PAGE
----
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Response to Populist_Prole (Reply #4)

Sun Aug 31, 2014, 07:11 PM

9. yep

replacement parts that are not compatable with aging appliances or fixtures.

We just went through that on an aging toilet. A local plumber told us that it would cost $121 for the part!

A friend took on the research for us and discovered we could get by with an $8.50 part! And my plumber put it on for a very modest cost. All in all, I probably only spent $60 on the whole affair.

And guess where the friend found out how to do it? Youtube!!

BTW, I went through that paint thing earlier this year. We just hired some guys to sand it down and cover the whole house with one coat. They missed a few spots, though, so I have to go out and finish up.


Cher

p.s. a friend whose home is impeccably maintained told me to spend 30" a day on home maintenance and I would be OK. It sounds like good advice, but I haven't been able to do it yet. I'm going to try, though.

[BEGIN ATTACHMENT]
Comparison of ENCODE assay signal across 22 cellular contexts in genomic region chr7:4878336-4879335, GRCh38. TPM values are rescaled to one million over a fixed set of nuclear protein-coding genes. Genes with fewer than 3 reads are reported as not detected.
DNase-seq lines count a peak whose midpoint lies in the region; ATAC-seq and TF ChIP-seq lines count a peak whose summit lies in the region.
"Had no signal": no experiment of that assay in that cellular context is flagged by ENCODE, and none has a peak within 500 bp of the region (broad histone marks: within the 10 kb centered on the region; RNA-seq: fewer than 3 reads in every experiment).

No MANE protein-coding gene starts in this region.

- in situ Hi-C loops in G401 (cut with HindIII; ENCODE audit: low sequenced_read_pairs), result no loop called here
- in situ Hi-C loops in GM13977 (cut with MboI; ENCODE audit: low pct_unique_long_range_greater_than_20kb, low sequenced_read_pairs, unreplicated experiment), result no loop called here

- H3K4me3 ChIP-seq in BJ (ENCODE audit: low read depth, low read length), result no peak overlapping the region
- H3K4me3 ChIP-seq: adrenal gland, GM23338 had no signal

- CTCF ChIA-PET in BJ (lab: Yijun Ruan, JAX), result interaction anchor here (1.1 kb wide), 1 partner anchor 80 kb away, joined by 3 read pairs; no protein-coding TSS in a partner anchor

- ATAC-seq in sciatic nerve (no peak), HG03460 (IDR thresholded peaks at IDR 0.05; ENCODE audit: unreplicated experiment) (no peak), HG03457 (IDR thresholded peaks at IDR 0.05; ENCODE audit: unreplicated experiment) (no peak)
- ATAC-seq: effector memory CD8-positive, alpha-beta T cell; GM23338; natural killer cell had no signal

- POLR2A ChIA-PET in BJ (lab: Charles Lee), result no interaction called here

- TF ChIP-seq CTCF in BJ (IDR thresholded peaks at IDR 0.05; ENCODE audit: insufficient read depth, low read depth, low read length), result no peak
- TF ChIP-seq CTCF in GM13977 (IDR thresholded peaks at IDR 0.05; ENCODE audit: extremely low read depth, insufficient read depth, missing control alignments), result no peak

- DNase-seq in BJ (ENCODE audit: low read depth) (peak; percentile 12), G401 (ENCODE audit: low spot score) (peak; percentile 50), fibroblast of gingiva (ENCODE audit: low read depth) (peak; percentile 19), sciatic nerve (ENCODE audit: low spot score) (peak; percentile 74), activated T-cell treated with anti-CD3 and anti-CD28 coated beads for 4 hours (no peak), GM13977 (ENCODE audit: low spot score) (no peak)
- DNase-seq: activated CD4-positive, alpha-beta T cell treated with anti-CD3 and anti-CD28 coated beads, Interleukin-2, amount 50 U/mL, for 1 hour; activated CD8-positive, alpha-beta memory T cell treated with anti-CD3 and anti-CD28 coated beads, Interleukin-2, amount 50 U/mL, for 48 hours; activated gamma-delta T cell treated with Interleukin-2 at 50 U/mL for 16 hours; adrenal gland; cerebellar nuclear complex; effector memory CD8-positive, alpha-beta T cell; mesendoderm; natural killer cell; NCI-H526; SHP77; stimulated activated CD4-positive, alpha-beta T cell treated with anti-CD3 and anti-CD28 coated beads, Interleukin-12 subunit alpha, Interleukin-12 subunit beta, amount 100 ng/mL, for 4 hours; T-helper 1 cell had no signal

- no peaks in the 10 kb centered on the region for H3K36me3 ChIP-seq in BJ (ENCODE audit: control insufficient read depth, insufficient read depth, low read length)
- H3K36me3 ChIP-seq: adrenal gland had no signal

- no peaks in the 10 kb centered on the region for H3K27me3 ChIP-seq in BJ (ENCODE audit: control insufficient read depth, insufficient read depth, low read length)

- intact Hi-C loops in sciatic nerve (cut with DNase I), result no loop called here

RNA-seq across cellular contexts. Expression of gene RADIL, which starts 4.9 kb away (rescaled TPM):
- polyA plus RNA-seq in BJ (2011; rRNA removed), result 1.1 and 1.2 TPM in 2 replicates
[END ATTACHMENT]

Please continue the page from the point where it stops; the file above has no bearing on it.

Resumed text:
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Response to logosoco (Original post)

Sun Aug 31, 2014, 07:51 PM

10. I'm a chef from a family of chefs.

 

Small projects that become large are our stock-in-trade.

Today's was "We've got a lot of tomatoes. Let's put some of them up as sauce." so we're now on gallon 80 of the day...and we've barely dented Mt. Tomato. Did I mention, this isn't for a restaurant, nor catering? This is home-stock. Disposition of the contents of the garden patch. Right around this time next year, we'll run out again and repeat.

Last week, we were converting a pile of unused brand-new 55gal drums into: a steamer-cabinet, a hot smoker, a cold-smoker, a barbecue grill.

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Response to Chan790 (Reply #10)

Sun Aug 31, 2014, 09:34 PM

12. That is a home project with delicious dividends!

Just got into gardening food a few years ago...the kids are grown and the yard is mine now!

Much learning to be done, to improve results year after year.

Someday I hope to have my own Mt. Tomato and all my neighbors can share with me (or politely avoid me as I push produce onto them!).

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Response to logosoco (Original post)